Ladies and gentlemen this week’s key ingredient is the avocado. This single seeded berry is a versatile food. You can stick it in a salad, mash it into guacamole, and slice it in sandwiches with chicken and bacon. You can even have it on crumpets according to one of my friends, although I’m not too convinced about that one after all this came from the same person who told me to put banana on pizza. In the Philippines you’ll find it pureed with milk and sugar to make an avocado shake and in Indonesia you may be served it mixed with milk, coffee and rum to make ‘es apokat’.
Avocados are also popular ingredients in beauty products such as facials, creams and massage butter.
The avocado has the skin of a Harryhausen dinosaur, it could be the egg of a lizard alien from science fiction or the minds of certain conspiracy theorists. The reptile-like outer probably led to its alternative name of the alligator pear and gives it the appearance of something ancient and mysterious.
But where do they come from? Well, trees. Tall ones that grow in groves in hot places such as Mexico, Hawaii and Florida.
It’s been knocking around in the human diet for millennia, much like last week’s star the potato, and like the spud was first munched on in the Americas. Archaeologists unearthed a pre-Incan pot in the shape of an avocado dated to around 900 BC. The Aztecs loved them, probably almost as much as they loved a spot of ritual human sacrifice to ensure the rising of the sun – which is one of those old traditions that seems to have been neglected of late. One of the main reasons the Aztecs enjoyed avocados was because of their reputed aphrodisiac qualities. This reputation for giving one a helping hand with the ahem you know was commented upon by King Charles II’s physician W Hughes who tried it for the first in Jamaica, avocado that is, in 1672. “It is one of the most rare and pleasant fruits of the island. It nourisheth and strengtheneth the body, corroborating the spirits and procuring lust exceedingly.” I bet it does, you dirty seventeenth century so-and-so.
The avocado was also known as midshipman’s butter, named for low ranking naval crew, and spread on sailor’s biscuits during long sea voyages. In fact this use of avocado is also prevalent in Mexico where it is sometimes known as poor man’s butter. There was a time in Britain though when the avocado was an exclusive food enjoyed by the wealthy. In the early 1900s the fruit became a mainstay of aristocratic dinner parties but it wasn’t until 1962 that they first appeared on the shelves on British supermarkets, another exotic food emerging from the shadow of rationing.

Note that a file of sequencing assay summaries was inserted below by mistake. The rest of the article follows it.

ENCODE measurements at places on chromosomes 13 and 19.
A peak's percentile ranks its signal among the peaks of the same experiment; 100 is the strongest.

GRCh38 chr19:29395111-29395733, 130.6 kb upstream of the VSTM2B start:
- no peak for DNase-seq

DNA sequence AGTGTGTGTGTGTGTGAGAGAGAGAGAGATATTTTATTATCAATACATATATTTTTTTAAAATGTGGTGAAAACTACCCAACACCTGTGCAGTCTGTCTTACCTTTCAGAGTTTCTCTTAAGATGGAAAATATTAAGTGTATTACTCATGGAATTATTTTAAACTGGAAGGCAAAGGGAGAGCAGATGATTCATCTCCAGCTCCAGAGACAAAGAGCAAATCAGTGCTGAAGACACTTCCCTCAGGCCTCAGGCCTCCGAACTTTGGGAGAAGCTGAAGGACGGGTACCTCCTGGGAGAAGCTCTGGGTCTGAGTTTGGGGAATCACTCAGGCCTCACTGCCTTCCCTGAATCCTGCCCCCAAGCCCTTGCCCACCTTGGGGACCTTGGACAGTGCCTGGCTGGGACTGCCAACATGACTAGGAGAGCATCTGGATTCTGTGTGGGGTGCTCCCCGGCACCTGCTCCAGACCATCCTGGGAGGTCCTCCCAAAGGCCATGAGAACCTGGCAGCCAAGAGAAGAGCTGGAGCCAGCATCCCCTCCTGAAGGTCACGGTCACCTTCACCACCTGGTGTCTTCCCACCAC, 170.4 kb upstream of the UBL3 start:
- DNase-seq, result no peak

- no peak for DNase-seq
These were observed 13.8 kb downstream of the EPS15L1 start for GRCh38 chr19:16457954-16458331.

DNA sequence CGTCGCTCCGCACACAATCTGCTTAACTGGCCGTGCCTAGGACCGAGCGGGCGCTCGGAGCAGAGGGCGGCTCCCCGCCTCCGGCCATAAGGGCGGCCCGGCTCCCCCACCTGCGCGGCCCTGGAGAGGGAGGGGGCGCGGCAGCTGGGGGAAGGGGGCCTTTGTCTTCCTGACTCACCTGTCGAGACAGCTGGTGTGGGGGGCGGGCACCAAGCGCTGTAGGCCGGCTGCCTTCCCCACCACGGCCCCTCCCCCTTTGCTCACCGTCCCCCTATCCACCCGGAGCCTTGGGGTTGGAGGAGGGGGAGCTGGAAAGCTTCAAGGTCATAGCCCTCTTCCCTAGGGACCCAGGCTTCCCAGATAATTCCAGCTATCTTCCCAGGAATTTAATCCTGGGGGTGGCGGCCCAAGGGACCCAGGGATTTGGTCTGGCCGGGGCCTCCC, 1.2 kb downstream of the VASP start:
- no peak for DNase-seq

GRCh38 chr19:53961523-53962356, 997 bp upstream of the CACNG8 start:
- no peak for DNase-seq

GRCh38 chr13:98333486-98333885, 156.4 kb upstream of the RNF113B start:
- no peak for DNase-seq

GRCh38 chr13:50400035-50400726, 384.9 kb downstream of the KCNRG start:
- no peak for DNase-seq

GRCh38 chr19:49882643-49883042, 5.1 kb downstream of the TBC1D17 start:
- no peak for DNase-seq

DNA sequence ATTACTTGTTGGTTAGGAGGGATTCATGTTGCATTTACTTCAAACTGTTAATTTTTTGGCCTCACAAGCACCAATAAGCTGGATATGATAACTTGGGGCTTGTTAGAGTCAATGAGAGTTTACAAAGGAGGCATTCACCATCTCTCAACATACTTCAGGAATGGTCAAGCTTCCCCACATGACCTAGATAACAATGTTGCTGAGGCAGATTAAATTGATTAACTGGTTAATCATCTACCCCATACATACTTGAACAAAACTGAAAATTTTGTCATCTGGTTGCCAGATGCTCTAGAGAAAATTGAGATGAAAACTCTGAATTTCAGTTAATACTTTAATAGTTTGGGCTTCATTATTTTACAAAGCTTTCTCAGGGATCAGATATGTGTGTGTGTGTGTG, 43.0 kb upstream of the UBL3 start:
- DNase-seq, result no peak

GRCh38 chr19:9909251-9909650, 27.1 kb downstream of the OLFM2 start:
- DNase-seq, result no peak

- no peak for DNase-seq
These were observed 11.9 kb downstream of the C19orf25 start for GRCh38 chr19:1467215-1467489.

They really became popular in the 70s, something that probably helped link it to naffness and dodgy evenings with the neighbours. It has also suffered from the misconception that it is unhealthy due to its admittedly high fat content. This fat is monounsaturated, one of those good fats that seem to get trumpeted as helping against heart disease.
They’re high in fibre, will leave you feeling fuller for longer and contain other such goodies as carotenoids, which are linked to protection against eye disease. They have a folate content which has been said to help in pregnancy and also to help keep your heart healthy.
The avocado is also high in protein, making it the most protein-rich fruit you’ll find. And they contain almost double the amount of potassium as bananas.
One of my favourite ways to eat avocados is to make guacamole, mainly to stick in fajitas but also to enjoy with some tortilla chips. You’ll need a ripe avocado for this, so maybe stick one with your bananas for a couple of days or do some careful squeezing in the supermarket to find one whose flesh yields slightly under the skin.
Take your avocado and cut carefully lengthways all around the fruit, using the stone to steady your knife. Twist and halve the fruit then remove the stone. Scoop out the light green flesh and put it in a bowl. Add in some finely chopped red onion, about half a small one for this recipe. Then a small, de-seeded and finely chopped tomato, a mild de-seeded and chopped chilli, a pinch of salt, some chopped coriander leaf, and the juice of half a lime. Mash that all together with a fork, adding more water or limejuice as necessary. Serve straight away but if you do need to keep it fresh for a bit cover it in cling and place in the fridge. That old chestnut about the avocado stone preventing discolouration is nothing but a myth. All that Aztec stuff about avocados’ special properties perhaps needs more research.
So, slice, scoop, mix and mash and there you have guacamole perfect for a King’s physician or suspect 70s dinner party.